- The FDA's Arthritis Advisory Committee on Tuesday voted unanimously to recommend the approval of Amgen's ABP-501, a biosimilar version of AbbVie's Humira (adalimumab), according to an Amgen statement.
- Amgen presented a substantial dossier of data, including analytical data, a pharmacokinetic study, and comparative studies of ABP-501 versus E.U.-approved Humira to ensure no clinically meaningful differences exist when it comes to safety, purity and potency.
- AbbVie plans to defend its patent for Humira in court, contending the blockbuster drug is protected through 2022. Last year, Humira generated $8.4 billion in U.S. sales.
Amgen convinced the FDA panel that ABP-501 was highly similar to Humira, but questions were raised over the drug candidate's efficacy across all of Humira's indications.
ABP-501 was only tested for rheumatoid arthritis and plaque psoriasis, but Amgen is sekking approval for all of Humira's five other indications. To quell these concerns, Amgen argued its proof of similarity to Humira could be extrapolated across indications.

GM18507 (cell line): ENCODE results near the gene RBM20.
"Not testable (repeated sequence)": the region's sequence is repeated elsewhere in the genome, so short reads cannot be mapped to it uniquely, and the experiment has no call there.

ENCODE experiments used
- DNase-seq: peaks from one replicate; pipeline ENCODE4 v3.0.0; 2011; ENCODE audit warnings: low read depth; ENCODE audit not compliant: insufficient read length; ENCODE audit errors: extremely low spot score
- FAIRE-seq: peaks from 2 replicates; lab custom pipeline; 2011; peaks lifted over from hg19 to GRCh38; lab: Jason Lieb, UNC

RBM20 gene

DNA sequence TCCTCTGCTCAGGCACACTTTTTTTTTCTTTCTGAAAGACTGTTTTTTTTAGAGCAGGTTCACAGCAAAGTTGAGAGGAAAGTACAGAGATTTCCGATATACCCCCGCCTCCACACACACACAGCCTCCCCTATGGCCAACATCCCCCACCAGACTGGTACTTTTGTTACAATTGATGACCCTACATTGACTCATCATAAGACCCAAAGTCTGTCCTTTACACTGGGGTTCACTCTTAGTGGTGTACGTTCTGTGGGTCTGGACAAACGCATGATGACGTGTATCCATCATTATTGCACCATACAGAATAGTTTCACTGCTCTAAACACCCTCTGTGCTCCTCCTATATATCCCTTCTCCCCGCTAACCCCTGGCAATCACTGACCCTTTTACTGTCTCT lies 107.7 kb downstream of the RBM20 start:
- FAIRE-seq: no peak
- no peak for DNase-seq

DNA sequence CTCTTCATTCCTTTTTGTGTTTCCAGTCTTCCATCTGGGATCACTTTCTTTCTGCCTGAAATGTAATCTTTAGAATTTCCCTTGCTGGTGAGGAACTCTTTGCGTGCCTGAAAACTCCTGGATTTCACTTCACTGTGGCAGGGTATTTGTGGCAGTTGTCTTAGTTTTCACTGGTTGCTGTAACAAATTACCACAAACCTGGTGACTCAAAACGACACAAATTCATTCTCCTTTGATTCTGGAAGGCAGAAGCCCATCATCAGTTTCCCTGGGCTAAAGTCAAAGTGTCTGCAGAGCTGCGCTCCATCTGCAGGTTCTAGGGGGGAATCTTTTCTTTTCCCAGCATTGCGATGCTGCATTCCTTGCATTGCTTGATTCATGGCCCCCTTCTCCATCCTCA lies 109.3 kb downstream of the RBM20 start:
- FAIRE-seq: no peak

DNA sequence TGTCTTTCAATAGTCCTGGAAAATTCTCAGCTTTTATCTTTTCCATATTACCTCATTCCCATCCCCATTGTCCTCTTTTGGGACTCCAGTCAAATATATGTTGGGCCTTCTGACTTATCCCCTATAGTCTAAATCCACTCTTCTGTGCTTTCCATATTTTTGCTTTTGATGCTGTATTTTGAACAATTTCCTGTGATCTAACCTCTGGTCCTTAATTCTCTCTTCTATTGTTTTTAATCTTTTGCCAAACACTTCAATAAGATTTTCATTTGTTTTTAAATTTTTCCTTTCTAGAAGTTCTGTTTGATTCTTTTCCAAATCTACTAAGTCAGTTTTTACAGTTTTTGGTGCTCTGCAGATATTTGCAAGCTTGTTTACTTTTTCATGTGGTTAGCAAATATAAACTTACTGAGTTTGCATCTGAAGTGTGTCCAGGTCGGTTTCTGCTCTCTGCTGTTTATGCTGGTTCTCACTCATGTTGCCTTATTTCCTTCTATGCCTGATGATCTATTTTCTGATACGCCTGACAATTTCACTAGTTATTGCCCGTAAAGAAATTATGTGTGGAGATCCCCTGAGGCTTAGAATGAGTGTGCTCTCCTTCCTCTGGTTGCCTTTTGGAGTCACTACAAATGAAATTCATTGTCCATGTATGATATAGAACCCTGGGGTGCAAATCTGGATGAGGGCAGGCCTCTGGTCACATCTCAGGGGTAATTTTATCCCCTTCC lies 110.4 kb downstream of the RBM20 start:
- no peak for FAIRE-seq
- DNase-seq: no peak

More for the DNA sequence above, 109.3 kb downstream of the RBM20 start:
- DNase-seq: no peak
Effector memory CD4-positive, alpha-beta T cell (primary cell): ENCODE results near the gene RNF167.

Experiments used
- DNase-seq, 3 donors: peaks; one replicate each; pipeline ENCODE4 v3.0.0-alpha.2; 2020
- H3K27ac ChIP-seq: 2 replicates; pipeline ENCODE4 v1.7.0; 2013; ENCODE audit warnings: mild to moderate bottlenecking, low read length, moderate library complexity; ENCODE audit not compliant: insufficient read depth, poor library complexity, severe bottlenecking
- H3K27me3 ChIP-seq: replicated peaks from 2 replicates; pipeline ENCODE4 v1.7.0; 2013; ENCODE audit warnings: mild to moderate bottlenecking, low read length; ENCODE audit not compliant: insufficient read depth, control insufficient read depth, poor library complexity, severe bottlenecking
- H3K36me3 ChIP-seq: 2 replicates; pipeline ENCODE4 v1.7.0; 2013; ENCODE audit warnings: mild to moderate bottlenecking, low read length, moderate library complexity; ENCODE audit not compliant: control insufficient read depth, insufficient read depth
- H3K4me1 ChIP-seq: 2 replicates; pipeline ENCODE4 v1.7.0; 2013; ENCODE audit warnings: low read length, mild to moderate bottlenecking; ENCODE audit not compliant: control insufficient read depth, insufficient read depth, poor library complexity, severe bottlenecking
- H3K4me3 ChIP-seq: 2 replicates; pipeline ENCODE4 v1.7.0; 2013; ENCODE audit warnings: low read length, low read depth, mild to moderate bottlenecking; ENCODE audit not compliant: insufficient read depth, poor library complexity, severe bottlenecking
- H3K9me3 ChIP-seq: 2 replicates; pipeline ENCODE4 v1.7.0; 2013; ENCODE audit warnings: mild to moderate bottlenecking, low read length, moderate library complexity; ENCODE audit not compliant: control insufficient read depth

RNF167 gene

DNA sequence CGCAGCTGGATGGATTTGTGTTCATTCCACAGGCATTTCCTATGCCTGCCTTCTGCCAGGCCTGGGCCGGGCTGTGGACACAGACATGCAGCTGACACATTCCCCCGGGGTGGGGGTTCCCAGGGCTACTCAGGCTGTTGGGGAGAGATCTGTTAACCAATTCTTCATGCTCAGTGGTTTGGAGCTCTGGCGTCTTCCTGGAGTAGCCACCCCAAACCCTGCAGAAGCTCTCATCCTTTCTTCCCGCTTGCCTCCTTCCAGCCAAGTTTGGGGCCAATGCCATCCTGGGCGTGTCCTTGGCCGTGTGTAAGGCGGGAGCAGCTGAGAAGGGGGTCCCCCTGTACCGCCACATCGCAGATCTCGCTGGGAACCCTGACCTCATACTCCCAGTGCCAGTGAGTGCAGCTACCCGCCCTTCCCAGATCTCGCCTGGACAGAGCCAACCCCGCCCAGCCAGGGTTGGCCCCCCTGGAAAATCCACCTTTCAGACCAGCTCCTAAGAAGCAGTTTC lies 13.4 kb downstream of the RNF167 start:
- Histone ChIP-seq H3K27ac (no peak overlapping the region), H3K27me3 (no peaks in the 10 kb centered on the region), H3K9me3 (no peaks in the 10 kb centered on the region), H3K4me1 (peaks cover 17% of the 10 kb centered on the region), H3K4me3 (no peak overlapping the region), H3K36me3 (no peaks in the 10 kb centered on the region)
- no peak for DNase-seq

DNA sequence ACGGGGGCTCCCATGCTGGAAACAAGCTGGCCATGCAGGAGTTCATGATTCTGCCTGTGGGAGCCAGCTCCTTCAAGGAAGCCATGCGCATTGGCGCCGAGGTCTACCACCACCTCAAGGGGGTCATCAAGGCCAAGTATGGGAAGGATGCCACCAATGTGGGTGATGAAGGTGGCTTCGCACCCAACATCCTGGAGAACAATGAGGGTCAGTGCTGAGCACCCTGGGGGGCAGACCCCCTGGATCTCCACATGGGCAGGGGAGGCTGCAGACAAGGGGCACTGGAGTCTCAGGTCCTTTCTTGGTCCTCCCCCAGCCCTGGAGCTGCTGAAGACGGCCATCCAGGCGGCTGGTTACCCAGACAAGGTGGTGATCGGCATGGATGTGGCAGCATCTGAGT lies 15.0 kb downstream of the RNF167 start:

In the end, the FDA committee voted 26-0 to recommend ABP-501 for approval in all indications. The FDA's target action date for ABP-501 is September 25.
The FDA typically follows the advice of its advisory panels, although it is not required to do so.
“We’re pleased with today’s unanimous vote of the FDA’s Arthritis Advisory Committee to recommend approval of ABP-501 in all available indications to the reference product. The Committee’s favorable vote is an exciting step toward recognizing ABP 501 as an important treatment option for patients with inflammatory diseases," said Sean E. Harper executive vice president of Research and Development at Amgen.
Despite yesterday's success, however, the same FDA panel is meeting today to review another rheumatoid arthritis biosimilar–only this time it is a copy of Amgen's Enbrel. Novartis' Sandoz unit hopes to win the panel's support for its drug, which FDA staff reviewed favorably earlier this week.
Sandoz already has one biosimilar, Zarxio, approved for use in the U.S.
Big name pharmaceutical companies have jumped into biosimilar development, eyeing the juicy profits of blockbuster biologics like Humira and Enbrel. But this is muddling the battle lines typically seen in fights over generic copies of pharmaceuticals. Companies like Amgen are arguing for approval of their biosimilar copies of rival biologics one day, only to push back on rivals' biosimilar efforts the next.